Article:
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My heart rate monitor has a feature that measures my drop in heart rate over a 60 second resting period. It is suppose to just be a measure of heart fitness (the faster the drop the better your heart), but I haven't been able to come up with a consistent way to use it. Should I start just casually pedaling? Stop pedaling? Stop the bike? Get off the bike? The biggest drop I get is I get off the bike and sit down on a bench, but I'm not going for biggest, I'm just trying to figure out how I should measure it that would give me a result that I could compare to my other results and maybe compare to a chart of values and how good they are if such a chart exists.

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  • Readers note that I changed the title for clarity; the original title sounded like how to measure resting heart rate.
    – Weiwen Ng
    Commented Dec 5, 2023 at 11:32

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The usual recommendation is to just pedal slowly and then take the measurement. If your recovery rate is 12BPM or less, you should go see a doctor. A very fit person would recover 40+BPM. Someone who engages in regular cardio exercise would probably see recovery rates of 20+.

This is a HRM function that I use only a few times a year; like when I get back to real rides in the spring. It's probably most useful for either someone in training or a person starting out on a cardiovascular fitness program.

There's a chart on the wiki answers link.

http://wiki.answers.com/Q/What_is_a_good_Recovery_heart_rate_level

And another: http://www.drmirkin.com/heart/8076.html

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The concept the OP was referring to is called heart rate recovery, i.e. the amount by which your heart rate drops after an effort meeting some minimum standard. I think most consumers don't need to worry about it. Note that I changed the question title because the initial version didn't clearly identify the concept being asked about.

In cardiology, heart rate recovery may be one of the metrics tracked during exercise stress testing. If so, then cardiology will have defined population norms for this and other important parameters. For patients with cardiac disease, they'll know how to interpret changes in that parameter. An exercise stress test involves monitoring heart rate and many other cardiac parameters while giving someone a gentle ramp test in a controlled setting. Exercise ramp tests have you stop when you physically can't turn the pedals; cardiac stress ramp tests probably will stop you much sooner for obvious reasons. I am not a clinician, but I'm reasonably confident that this paragraph is correct.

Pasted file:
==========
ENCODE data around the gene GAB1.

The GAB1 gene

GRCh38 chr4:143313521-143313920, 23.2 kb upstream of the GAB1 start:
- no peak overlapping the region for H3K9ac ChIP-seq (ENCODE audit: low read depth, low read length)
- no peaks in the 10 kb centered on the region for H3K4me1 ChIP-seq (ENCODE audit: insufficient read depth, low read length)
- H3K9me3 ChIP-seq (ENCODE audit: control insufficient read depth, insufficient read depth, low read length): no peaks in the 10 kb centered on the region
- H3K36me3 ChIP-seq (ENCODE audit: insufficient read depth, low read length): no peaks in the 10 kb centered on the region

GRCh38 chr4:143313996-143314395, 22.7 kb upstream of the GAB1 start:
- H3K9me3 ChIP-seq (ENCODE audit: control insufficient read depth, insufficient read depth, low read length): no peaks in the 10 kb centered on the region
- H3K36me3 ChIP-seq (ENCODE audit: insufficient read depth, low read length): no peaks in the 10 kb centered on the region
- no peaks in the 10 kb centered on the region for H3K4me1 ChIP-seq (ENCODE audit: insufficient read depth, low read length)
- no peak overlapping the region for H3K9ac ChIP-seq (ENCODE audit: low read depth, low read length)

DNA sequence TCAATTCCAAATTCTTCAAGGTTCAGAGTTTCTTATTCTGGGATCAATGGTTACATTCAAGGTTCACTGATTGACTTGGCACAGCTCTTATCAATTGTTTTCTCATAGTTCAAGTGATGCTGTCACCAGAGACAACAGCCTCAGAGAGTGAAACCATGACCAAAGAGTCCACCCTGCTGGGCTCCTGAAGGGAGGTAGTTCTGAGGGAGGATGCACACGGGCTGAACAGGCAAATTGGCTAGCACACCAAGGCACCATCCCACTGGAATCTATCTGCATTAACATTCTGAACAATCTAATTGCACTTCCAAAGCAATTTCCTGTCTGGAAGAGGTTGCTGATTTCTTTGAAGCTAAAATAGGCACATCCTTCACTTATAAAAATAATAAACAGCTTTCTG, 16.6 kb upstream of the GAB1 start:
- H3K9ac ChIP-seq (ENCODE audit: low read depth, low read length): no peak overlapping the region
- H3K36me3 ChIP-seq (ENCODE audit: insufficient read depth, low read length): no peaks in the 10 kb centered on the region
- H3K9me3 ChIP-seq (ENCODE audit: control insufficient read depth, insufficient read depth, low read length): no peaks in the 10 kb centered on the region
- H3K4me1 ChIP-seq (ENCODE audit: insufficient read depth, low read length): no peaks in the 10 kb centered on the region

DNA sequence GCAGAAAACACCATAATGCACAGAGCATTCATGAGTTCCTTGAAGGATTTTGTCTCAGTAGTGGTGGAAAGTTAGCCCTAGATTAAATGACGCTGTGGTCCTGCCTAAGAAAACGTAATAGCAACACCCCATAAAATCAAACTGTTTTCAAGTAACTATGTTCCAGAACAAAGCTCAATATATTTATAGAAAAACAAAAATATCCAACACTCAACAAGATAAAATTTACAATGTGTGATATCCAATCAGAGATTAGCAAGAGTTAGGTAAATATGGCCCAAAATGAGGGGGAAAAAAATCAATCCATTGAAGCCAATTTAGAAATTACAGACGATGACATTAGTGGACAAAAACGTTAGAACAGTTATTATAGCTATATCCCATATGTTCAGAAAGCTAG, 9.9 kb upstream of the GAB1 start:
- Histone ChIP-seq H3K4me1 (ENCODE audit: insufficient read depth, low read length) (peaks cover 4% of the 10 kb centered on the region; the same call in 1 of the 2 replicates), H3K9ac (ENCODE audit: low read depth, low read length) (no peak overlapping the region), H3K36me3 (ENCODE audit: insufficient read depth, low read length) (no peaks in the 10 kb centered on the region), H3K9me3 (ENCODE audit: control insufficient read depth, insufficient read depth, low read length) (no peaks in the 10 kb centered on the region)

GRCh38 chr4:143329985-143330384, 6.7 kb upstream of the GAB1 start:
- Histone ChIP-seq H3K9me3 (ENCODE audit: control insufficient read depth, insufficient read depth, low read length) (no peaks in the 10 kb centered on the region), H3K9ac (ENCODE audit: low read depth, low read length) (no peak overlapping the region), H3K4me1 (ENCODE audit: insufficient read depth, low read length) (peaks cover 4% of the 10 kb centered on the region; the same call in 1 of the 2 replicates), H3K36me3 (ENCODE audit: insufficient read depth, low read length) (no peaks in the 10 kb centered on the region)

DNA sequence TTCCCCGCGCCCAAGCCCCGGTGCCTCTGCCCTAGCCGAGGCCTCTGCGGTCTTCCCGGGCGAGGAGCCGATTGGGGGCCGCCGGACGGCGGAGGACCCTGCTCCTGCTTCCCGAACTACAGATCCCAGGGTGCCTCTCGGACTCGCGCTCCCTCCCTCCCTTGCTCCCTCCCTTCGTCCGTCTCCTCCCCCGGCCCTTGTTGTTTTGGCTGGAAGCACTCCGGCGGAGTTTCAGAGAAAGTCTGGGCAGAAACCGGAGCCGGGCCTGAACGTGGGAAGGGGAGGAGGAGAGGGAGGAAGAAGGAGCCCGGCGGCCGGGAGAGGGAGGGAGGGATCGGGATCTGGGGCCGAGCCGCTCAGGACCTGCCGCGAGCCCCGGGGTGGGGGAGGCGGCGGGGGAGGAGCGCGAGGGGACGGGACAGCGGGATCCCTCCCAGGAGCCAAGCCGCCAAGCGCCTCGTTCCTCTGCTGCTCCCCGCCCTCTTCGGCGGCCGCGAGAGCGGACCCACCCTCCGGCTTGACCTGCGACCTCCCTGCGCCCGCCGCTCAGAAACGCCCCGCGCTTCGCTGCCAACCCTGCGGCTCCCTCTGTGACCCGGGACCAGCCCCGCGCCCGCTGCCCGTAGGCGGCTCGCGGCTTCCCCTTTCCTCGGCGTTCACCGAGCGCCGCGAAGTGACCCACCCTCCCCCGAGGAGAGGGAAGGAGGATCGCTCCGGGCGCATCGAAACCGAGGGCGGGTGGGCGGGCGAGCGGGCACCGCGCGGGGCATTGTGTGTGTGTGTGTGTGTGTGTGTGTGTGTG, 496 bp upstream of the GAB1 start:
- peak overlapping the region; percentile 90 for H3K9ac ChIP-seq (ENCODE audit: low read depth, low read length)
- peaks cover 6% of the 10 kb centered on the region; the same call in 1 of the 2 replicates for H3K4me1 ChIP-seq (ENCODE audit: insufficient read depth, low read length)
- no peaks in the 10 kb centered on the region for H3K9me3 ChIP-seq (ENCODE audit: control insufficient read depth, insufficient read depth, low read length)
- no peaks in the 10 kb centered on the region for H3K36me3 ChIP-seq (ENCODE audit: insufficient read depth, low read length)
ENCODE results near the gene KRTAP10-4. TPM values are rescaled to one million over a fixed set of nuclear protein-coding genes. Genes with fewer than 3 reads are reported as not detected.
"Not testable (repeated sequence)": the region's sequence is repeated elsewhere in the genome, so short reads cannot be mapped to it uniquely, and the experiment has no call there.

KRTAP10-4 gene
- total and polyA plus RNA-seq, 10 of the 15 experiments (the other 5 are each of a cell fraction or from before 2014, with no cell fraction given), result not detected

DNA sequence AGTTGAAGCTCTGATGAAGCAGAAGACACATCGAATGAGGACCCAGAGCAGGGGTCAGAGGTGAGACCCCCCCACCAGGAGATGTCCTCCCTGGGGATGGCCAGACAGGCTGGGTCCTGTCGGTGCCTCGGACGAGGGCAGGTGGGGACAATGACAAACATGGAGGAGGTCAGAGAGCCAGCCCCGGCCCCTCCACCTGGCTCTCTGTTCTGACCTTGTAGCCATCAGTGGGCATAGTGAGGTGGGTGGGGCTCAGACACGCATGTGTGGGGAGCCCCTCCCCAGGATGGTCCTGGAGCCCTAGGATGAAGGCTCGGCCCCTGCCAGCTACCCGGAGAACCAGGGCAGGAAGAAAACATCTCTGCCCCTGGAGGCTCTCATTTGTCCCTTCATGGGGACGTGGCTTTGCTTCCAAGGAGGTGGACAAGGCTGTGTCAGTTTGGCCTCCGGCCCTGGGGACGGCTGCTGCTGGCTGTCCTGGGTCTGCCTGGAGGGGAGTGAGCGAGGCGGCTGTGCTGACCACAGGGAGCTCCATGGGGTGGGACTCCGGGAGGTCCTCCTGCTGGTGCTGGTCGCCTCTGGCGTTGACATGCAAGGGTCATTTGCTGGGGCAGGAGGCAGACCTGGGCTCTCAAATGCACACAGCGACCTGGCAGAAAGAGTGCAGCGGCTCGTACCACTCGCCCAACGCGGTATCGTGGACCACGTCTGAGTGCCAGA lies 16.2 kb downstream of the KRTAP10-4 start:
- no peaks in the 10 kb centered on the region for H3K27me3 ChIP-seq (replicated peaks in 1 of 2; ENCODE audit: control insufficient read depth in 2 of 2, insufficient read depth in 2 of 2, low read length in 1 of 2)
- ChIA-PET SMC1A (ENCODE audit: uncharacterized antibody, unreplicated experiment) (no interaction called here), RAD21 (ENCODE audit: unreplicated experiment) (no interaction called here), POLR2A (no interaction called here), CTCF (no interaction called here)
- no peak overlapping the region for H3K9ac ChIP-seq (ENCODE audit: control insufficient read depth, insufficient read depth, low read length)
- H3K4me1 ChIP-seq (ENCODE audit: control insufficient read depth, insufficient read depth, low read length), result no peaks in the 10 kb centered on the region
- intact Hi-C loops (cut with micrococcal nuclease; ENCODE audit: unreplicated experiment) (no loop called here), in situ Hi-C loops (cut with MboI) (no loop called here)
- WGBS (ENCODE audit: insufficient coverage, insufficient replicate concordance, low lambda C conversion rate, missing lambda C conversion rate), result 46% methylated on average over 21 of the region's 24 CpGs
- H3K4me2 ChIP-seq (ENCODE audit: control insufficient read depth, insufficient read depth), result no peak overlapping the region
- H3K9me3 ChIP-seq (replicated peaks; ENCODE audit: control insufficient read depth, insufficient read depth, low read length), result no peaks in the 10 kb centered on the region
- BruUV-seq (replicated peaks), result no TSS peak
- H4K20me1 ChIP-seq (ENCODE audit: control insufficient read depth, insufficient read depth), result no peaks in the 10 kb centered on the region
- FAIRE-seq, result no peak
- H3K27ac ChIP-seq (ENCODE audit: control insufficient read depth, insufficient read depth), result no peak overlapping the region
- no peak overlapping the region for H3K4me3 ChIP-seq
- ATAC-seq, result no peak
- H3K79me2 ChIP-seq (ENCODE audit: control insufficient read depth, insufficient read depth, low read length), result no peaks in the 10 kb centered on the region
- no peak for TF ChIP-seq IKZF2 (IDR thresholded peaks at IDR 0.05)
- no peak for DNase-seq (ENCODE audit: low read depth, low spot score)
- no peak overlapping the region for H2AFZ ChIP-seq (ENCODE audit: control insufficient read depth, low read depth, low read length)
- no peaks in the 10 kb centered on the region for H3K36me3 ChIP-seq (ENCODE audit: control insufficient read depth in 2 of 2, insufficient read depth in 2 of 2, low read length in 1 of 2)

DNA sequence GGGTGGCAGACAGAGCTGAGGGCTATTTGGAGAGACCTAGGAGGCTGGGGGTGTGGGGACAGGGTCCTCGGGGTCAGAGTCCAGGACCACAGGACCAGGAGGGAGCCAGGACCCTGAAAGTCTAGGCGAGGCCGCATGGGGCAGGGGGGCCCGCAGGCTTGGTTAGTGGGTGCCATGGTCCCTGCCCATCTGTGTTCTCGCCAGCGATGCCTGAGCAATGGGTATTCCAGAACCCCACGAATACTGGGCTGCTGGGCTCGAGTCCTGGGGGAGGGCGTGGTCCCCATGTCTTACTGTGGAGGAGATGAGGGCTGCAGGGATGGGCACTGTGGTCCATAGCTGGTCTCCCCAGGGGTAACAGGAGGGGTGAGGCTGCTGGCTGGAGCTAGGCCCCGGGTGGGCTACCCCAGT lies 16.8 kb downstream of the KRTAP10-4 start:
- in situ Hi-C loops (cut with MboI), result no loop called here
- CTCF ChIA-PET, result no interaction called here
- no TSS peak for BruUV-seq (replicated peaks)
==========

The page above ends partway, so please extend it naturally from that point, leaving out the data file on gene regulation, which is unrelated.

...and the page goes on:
In exercise science, heart rate recovery (HRR) is also a possible measure of interest. It's not normally monitored as part of functional threshold power testing, although it could be. It might be an indicator of how well you have recovered from exercise overall. However, the current fashionable metric for that is heart rate variability, which you can Google if interested. It doesn't seem like HRR has gained traction.

To monitor HRR in training, you could instruct your software to generally monitor your rides for efforts where you hit your threshold heart rate, and then track the amount of decline in, say, 60 seconds. In principle, you could program your training software to do this after a threshold power test, since they have you pedal easy after the test to recover. The software platform Intervals.icu tracks this metric automatically by pulling from your Strava data. For example, in this VO2max interval session, I had a maximum one minute heart rate recovery of 28 bpm. I had 30 in this VO2max interval session a few weeks before that. However, you might be doing different interval designs from week to week, and if not, then your testing won't be at a standard interval. So there is an apples to apples issue, possibly.

If interested in monitoring recovery, I would encourage people to search for the concept of heart rate variability instead. Many wearables can monitor it. I think that it's best to monitor trends in your waking HRV, however, which my Apple Watch does not automatically monitor - I have to run the Breathe app to manually record it. Other wearables may do better at monitoring it.

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  • Fascinating - I checked closely on my heart rate and there's a definite "plateau" when I stop for a bit. strava.com/activities/10328466379/analysis/2166/2246 shows 140 BPM while riding, There's a brief flat at 125 BPM then it drops again to a low of 110 when I get moving ~60 seconds later.
    – Criggie
    Commented Dec 4, 2023 at 20:55

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